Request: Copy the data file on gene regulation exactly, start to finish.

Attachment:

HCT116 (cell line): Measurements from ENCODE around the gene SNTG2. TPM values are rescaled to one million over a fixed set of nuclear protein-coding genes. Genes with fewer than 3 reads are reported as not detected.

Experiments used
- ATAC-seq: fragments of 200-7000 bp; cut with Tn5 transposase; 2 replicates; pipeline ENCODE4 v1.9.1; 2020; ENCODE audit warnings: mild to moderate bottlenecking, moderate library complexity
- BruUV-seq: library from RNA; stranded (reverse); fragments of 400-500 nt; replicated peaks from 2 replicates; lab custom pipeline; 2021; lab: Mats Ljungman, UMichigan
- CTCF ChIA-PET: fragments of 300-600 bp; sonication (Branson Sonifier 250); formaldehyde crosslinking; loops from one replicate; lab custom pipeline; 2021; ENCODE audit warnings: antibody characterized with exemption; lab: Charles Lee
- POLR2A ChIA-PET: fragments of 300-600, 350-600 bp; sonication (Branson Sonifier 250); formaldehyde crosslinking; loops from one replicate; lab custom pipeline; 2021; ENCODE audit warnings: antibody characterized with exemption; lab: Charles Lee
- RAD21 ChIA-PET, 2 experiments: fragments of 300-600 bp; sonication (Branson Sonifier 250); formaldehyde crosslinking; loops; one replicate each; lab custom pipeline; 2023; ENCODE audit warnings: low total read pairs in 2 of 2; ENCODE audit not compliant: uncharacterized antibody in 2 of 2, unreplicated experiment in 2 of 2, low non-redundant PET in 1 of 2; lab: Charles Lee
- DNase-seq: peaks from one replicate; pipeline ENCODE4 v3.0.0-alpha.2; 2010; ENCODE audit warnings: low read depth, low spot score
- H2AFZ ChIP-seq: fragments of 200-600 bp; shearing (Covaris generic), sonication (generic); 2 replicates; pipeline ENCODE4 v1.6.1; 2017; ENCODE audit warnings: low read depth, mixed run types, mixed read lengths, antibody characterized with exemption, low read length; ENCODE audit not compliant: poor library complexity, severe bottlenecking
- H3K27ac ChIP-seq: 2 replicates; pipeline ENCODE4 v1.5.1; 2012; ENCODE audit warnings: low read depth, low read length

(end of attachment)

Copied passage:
HCT116 (cell line): Measurements from ENCODE around the gene SNTG2. TPM values are rescaled to one million over a fixed set of nuclear protein-coding genes. Genes with fewer than 3 reads are reported as not detected.

Experiments used
- ATAC-seq: fragments of 200-7000 bp; cut with Tn5 transposase; 2 replicates; pipeline ENCODE4 v1.9.1; 2020; ENCODE audit warnings: mild to moderate bottlenecking, moderate library complexity
- BruUV-seq: library from RNA; stranded (reverse); fragments of 400-500 nt; replicated peaks from 2 replicates; lab custom pipeline; 2021; lab: Mats Ljungman, UMichigan
- CTCF ChIA-PET: fragments of 300-600 bp; sonication (Branson Sonifier 250); formaldehyde crosslinking; loops from one replicate; lab custom pipeline; 2021; ENCODE audit warnings: antibody characterized with exemption; lab: Charles Lee
- POLR2A ChIA-PET: fragments of 300-600, 350-600 bp; sonication (Branson Sonifier 250); formaldehyde crosslinking; loops from one replicate; lab custom pipeline; 2021; ENCODE audit warnings: antibody characterized with exemption; lab: Charles Lee
- RAD21 ChIA-PET, 2 experiments: fragments of 300-600 bp; sonication (Branson Sonifier 250); formaldehyde crosslinking; loops; one replicate each; lab custom pipeline; 2023; ENCODE audit warnings: low total read pairs in 2 of 2; ENCODE audit not compliant: uncharacterized antibody in 2 of 2, unreplicated experiment in 2 of 2, low non-redundant PET in 1 of 2; lab: Charles Lee
- DNase-seq: peaks from one replicate; pipeline ENCODE4 v3.0.0-alpha.2; 2010; ENCODE audit warnings: low read depth, low spot score
- H2AFZ ChIP-seq: fragments of 200-600 bp; shearing (Covaris generic), sonication (generic); 2 replicates; pipeline ENCODE4 v1.6.1; 2017; ENCODE audit warnings: low read depth, mixed run types, mixed read lengths, antibody characterized with exemption, low read length; ENCODE audit not compliant: poor library complexity, severe bottlenecking
- H3K27ac ChIP-seq: 2 replicates; pipeline ENCODE4 v1.5.1; 2012; ENCODE audit warnings: low read depth, low read length